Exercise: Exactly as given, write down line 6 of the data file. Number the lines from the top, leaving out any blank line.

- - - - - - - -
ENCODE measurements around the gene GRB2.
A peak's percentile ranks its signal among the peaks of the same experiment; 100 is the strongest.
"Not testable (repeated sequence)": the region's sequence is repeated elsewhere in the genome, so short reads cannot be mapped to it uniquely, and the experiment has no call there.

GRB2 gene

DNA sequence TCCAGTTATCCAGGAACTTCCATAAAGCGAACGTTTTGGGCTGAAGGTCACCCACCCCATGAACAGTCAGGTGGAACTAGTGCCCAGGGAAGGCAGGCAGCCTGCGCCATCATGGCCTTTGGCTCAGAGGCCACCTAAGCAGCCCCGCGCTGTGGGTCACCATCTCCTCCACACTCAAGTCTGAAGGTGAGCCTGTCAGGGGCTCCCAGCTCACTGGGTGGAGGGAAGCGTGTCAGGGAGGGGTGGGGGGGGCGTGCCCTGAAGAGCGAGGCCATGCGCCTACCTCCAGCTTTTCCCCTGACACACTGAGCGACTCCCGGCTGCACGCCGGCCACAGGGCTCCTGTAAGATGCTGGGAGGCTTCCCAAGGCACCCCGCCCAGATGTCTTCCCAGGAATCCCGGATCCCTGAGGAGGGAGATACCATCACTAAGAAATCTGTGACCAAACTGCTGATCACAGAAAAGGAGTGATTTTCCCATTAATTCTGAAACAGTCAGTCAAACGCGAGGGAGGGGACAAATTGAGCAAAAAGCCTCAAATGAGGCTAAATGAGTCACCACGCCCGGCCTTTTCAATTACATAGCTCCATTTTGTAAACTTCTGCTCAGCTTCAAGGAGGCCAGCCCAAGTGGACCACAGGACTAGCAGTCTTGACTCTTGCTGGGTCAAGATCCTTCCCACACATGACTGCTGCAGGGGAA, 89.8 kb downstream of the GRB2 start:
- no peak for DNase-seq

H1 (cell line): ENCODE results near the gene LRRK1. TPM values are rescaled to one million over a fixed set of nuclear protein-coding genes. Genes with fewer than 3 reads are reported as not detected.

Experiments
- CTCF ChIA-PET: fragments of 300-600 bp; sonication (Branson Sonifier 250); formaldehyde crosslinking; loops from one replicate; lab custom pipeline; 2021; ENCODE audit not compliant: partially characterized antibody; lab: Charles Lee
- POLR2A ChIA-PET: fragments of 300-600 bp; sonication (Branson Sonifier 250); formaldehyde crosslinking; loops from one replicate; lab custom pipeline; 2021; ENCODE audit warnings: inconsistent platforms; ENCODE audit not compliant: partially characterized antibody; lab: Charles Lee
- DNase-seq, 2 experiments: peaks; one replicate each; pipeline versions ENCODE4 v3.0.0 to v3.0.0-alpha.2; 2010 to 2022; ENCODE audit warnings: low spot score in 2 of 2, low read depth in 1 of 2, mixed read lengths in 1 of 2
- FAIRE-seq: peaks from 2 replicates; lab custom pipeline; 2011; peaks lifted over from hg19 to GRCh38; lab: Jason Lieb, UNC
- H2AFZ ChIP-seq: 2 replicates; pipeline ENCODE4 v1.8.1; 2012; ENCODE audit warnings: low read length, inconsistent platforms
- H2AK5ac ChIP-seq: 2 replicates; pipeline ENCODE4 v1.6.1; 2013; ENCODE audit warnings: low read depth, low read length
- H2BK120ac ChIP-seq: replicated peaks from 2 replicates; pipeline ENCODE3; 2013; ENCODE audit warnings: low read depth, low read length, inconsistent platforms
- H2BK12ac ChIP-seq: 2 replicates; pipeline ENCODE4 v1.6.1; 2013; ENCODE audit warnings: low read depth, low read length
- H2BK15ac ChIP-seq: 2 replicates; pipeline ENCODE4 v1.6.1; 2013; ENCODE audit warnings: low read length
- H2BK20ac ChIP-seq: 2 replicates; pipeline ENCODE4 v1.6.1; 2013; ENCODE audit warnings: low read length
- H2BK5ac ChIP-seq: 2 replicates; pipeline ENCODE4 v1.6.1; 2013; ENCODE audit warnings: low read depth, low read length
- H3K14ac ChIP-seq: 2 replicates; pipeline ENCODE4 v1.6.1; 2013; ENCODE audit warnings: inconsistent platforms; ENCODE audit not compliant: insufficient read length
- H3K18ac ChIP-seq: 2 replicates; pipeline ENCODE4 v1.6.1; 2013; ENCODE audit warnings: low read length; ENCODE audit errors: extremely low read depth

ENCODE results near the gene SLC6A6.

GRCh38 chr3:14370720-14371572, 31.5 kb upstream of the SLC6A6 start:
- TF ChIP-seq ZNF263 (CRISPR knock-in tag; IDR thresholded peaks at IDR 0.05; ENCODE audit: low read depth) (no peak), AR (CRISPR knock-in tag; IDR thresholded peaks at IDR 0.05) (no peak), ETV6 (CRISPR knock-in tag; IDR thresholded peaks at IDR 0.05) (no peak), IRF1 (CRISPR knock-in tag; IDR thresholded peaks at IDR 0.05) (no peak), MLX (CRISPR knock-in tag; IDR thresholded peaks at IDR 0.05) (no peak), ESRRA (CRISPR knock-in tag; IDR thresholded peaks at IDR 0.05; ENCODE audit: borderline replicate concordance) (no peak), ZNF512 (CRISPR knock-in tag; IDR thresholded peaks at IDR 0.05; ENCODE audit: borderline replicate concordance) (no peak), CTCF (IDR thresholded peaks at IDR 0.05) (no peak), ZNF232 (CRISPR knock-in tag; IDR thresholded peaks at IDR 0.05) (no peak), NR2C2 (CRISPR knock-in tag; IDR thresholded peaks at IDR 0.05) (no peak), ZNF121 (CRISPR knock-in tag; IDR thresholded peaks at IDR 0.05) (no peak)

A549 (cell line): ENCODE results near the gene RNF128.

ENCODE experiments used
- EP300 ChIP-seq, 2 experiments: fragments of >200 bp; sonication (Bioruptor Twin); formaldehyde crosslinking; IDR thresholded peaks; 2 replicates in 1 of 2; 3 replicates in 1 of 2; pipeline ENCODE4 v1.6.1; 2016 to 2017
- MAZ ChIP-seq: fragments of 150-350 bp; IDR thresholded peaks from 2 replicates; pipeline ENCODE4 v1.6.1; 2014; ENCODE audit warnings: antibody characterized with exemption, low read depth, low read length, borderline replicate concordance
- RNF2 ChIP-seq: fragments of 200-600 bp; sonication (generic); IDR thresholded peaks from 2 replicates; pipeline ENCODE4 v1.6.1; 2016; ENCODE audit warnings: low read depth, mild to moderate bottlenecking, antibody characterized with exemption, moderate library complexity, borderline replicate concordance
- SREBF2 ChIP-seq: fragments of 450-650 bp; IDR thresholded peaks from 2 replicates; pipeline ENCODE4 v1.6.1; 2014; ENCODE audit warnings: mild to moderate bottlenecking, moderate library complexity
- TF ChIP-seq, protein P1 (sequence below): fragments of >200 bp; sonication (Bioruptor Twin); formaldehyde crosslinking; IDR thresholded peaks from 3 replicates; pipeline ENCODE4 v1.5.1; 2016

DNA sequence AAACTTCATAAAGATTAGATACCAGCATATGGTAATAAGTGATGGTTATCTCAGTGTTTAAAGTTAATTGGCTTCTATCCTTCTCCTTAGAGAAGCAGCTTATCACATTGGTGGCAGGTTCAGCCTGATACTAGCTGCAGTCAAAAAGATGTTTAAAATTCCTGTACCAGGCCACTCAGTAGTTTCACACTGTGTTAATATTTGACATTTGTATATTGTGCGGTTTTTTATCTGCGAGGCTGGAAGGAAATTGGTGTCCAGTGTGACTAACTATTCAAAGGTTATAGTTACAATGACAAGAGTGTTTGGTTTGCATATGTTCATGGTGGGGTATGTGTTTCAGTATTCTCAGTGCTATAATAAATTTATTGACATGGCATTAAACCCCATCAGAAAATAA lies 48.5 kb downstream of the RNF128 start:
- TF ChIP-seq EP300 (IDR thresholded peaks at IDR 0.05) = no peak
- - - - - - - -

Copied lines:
- no peak for DNase-seq